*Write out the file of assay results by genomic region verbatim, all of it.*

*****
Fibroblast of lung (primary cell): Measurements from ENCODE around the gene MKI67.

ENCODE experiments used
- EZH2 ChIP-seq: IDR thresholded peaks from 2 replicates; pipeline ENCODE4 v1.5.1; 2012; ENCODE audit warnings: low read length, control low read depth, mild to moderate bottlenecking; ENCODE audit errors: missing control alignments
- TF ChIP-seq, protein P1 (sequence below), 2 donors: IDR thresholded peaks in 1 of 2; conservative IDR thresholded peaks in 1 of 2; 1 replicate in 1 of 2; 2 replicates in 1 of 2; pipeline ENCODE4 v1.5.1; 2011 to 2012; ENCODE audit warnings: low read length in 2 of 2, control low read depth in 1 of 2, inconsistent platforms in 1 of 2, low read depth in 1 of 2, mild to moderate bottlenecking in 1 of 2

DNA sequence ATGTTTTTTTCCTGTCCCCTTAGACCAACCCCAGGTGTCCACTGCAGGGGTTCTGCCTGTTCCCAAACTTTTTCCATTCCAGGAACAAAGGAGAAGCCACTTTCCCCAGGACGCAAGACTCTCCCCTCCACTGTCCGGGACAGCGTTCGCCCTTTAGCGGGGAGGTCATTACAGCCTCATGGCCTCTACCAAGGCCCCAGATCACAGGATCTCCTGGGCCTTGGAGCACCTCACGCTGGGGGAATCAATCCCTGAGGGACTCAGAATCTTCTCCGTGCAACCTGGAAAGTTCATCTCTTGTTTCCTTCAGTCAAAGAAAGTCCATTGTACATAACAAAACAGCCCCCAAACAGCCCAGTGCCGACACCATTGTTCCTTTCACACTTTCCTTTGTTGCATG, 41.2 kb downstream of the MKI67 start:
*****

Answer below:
Fibroblast of lung (primary cell): Measurements from ENCODE around the gene MKI67.

ENCODE experiments used
- EZH2 ChIP-seq: IDR thresholded peaks from 2 replicates; pipeline ENCODE4 v1.5.1; 2012; ENCODE audit warnings: low read length, control low read depth, mild to moderate bottlenecking; ENCODE audit errors: missing control alignments
- TF ChIP-seq, protein P1 (sequence below), 2 donors: IDR thresholded peaks in 1 of 2; conservative IDR thresholded peaks in 1 of 2; 1 replicate in 1 of 2; 2 replicates in 1 of 2; pipeline ENCODE4 v1.5.1; 2011 to 2012; ENCODE audit warnings: low read length in 2 of 2, control low read depth in 1 of 2, inconsistent platforms in 1 of 2, low read depth in 1 of 2, mild to moderate bottlenecking in 1 of 2

DNA sequence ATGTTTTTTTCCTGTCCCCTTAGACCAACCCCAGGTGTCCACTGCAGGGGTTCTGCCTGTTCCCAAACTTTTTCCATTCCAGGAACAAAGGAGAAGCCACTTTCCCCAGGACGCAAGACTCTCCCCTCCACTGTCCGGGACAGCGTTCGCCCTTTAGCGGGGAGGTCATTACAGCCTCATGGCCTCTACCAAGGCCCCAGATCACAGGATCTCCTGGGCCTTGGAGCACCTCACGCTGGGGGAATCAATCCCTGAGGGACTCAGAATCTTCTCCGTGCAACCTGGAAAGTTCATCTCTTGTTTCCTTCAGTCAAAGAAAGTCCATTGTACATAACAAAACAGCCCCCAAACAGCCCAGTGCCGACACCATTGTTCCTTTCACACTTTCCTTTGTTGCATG, 41.2 kb downstream of the MKI67 start: